How to use SMB (Windows) shares on Linux system?


We can browse and mount Windows shared folders from Linux machines. We can also use same methods to access SMB shares from Linux servers.

Most of Linux distros include smbfs package as default. This package contains smb related commands.

To get a list of shares on a server, run,

$ /usr/bin/smbclient -L <server>

‘server’ parameter will be IP address or hostname of server. This command will return a list of services which contains shared drives and printers. If smb shares have security configured, that command will ask for a password.

To use a share on client machine, run,

$ /usr/bin/smbclient <service> <password>

‘service’ will be hostname and share name. For example, if you want to access ‘images’ directory on ‘johndoe’ server, service would be called \johndoe\images. But, due to shell restrictions, you need to escape backslashes, so you should use that command,

$ /usr/bin/smbclient \\\\johndoe\\\\images yourpassword

When you run that command, you will access to smbclient prompt. If you type ‘h’, you can see all available commands.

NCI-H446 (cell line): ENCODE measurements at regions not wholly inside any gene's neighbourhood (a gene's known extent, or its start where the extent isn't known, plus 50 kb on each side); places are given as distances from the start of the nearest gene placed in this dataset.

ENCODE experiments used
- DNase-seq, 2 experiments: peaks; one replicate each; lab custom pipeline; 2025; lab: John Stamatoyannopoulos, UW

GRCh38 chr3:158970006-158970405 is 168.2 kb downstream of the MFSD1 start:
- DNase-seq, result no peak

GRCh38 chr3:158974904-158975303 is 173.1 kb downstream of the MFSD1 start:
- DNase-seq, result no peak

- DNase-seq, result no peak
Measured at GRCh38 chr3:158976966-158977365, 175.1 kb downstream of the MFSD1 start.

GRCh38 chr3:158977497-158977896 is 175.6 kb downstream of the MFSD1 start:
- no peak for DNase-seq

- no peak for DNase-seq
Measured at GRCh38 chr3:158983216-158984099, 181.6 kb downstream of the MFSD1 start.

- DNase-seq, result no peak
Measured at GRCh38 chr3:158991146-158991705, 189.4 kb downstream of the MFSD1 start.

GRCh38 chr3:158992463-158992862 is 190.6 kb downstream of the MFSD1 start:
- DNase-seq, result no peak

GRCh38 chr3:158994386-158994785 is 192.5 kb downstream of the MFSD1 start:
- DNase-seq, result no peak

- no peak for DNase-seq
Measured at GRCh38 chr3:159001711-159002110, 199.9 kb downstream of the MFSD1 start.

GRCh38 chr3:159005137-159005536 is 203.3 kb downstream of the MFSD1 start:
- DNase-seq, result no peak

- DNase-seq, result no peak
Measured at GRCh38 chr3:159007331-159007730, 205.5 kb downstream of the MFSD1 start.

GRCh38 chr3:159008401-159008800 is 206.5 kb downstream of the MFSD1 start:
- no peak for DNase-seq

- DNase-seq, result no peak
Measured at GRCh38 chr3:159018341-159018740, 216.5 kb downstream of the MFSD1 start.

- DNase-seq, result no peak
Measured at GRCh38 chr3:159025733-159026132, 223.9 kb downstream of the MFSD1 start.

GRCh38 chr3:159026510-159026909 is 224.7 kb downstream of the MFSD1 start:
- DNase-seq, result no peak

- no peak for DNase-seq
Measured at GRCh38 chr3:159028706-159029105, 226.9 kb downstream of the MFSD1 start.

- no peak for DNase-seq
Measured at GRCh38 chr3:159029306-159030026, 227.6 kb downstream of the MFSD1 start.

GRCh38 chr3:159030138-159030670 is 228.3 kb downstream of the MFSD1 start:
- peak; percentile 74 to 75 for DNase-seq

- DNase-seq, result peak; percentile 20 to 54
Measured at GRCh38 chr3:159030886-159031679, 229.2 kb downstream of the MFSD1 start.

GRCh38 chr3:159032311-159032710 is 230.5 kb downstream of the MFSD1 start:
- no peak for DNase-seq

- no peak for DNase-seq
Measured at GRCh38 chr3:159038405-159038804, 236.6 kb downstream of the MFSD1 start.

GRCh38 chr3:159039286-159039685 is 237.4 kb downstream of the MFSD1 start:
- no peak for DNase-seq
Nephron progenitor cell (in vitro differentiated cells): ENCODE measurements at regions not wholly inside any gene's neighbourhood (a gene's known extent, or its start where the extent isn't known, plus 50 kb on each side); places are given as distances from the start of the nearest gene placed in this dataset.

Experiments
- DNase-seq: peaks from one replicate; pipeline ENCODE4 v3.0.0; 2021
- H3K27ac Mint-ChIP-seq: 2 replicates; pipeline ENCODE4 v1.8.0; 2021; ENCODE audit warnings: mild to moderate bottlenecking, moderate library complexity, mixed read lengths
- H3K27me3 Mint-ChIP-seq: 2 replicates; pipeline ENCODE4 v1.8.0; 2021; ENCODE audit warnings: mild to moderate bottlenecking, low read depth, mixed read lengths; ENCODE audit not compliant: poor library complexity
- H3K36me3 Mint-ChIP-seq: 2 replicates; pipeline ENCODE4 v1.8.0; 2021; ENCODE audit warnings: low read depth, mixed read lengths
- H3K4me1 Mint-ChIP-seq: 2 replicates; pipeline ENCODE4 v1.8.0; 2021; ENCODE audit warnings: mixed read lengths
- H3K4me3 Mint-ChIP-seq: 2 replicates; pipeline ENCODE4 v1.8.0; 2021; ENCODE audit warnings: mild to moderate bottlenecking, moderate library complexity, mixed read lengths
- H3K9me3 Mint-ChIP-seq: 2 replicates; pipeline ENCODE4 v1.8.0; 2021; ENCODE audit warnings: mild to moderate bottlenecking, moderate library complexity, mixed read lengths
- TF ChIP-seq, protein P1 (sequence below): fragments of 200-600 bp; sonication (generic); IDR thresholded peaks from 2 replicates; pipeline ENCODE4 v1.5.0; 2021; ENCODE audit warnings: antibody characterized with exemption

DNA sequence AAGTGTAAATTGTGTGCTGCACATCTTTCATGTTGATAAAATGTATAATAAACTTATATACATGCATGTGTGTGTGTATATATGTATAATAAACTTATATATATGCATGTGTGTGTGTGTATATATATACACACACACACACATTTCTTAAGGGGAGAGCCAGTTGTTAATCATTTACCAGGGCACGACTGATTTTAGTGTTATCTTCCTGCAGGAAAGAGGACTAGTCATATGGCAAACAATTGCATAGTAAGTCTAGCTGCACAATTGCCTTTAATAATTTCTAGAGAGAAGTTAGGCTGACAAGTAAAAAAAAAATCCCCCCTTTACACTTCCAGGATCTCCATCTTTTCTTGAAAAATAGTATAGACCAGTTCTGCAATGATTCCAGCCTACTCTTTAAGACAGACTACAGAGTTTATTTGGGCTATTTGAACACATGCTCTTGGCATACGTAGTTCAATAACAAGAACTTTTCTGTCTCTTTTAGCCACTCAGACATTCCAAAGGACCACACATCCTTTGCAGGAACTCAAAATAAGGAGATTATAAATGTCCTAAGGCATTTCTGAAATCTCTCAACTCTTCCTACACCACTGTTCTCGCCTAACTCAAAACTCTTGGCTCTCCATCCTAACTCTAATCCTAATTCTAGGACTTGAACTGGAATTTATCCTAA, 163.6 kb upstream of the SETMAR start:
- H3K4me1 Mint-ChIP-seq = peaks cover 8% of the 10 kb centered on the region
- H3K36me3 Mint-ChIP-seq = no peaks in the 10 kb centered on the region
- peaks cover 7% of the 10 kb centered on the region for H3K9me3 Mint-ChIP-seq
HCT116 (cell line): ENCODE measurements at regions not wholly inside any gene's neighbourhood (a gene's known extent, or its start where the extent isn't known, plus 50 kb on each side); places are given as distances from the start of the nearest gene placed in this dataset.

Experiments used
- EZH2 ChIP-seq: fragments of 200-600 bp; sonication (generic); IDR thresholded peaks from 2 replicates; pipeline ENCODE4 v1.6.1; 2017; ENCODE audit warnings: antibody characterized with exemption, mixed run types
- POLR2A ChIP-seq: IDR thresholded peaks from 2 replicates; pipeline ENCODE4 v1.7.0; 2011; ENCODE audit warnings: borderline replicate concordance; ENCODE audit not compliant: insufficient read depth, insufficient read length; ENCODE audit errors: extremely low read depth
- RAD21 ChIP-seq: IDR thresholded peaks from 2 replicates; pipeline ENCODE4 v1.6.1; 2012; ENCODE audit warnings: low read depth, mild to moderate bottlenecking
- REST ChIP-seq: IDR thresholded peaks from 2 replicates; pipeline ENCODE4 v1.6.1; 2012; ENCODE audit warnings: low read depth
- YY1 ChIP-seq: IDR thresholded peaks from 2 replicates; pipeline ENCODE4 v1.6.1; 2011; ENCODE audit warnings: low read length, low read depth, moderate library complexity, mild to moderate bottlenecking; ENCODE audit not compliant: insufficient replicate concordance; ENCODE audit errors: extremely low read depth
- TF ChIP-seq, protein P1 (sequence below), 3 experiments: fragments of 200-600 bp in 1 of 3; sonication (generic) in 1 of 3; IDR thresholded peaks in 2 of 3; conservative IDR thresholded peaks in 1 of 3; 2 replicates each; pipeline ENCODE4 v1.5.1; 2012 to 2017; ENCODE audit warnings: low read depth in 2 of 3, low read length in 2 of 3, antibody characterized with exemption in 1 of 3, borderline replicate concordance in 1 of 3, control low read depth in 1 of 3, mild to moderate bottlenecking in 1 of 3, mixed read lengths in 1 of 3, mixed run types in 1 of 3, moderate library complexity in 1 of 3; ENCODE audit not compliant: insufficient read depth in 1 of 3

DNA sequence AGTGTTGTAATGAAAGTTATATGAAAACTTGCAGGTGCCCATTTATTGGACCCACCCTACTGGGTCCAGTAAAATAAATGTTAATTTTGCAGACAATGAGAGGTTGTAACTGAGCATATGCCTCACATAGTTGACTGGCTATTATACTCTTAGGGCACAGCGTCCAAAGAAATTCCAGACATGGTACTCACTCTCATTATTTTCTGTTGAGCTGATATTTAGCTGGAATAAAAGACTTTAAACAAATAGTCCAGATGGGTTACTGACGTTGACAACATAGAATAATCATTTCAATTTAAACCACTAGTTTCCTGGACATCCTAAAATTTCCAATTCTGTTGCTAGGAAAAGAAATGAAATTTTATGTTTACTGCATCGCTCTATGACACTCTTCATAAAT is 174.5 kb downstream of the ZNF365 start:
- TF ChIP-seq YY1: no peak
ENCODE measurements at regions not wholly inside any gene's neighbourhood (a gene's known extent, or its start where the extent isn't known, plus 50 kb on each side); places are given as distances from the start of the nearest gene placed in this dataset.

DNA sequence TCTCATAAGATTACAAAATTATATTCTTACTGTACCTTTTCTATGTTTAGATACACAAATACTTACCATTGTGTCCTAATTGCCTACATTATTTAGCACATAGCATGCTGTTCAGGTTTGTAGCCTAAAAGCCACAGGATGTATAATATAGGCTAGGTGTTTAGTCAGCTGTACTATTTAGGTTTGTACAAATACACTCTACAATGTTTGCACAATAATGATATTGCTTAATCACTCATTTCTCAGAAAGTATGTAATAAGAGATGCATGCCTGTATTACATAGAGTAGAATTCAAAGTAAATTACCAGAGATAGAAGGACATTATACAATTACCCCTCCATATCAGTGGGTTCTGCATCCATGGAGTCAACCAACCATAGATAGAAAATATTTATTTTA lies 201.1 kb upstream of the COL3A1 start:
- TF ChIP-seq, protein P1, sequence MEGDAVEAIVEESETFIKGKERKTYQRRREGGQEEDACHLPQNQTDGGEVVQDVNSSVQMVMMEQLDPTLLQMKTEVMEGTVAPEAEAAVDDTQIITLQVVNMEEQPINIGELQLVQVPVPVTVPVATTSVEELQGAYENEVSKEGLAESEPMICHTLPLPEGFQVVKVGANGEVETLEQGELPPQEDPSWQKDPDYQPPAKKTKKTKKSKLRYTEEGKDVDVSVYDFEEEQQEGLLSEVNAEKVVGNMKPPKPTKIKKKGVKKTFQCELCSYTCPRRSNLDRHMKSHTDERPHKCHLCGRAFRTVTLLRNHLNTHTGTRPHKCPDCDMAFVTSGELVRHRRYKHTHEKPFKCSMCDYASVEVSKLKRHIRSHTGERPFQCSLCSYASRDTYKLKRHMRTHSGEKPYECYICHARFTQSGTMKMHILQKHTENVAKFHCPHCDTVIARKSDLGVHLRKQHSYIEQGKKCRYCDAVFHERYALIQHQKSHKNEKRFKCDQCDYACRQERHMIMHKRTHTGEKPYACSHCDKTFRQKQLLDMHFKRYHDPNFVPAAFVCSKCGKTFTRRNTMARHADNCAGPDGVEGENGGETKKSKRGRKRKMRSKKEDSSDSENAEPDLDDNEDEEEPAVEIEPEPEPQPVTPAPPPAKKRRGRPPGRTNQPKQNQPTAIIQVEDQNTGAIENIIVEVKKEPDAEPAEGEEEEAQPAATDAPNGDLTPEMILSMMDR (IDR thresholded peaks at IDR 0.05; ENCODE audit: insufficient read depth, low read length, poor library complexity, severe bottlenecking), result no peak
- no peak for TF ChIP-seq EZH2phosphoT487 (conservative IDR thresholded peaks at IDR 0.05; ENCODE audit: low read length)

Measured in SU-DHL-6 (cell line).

smb: \> h
ls             dir            lcd            cd             pwd            
get            mget           put            mput           rename         
more           mask           del            rm             mkdir          
md             rmdir          rd             prompt         recurse        
translate      lowercase      print          printmode      queue          
cancel         stat           quit           q              exit           
newer          archive        tar            blocksize      tarmode        
setmode        help           ?              !

If you are familiar with ftp command, you can use smbclient prompt easily.

smbclient prompt is good for testing but it isn’t enough for real work. Probably, you will want to mount smb shares to your local and use them like a standard folder. So you should use smbmount and smbumount commands for that. These commands work like mount and umount commands.

To mount a smb share to your system, run,

$ smbmount "\\\\johndoe\\\\images" -U <username> -c 'mount /target_folder -u 500 -g 100'

We use same ‘service’ parameter in that command. And we also specify target folder name to mount share to that folder. After you run that command, you will see smb share as mounted in mount command output like a NFS share.

[[email protected]]# mount
/dev/hda1 on / type ext3 (rw)
none on /proc type proc (rw)
none on /dev/pts type devpts (rw,mode=622)
//JOHNDOE/IMAGES on /target_folder type smbfs (0)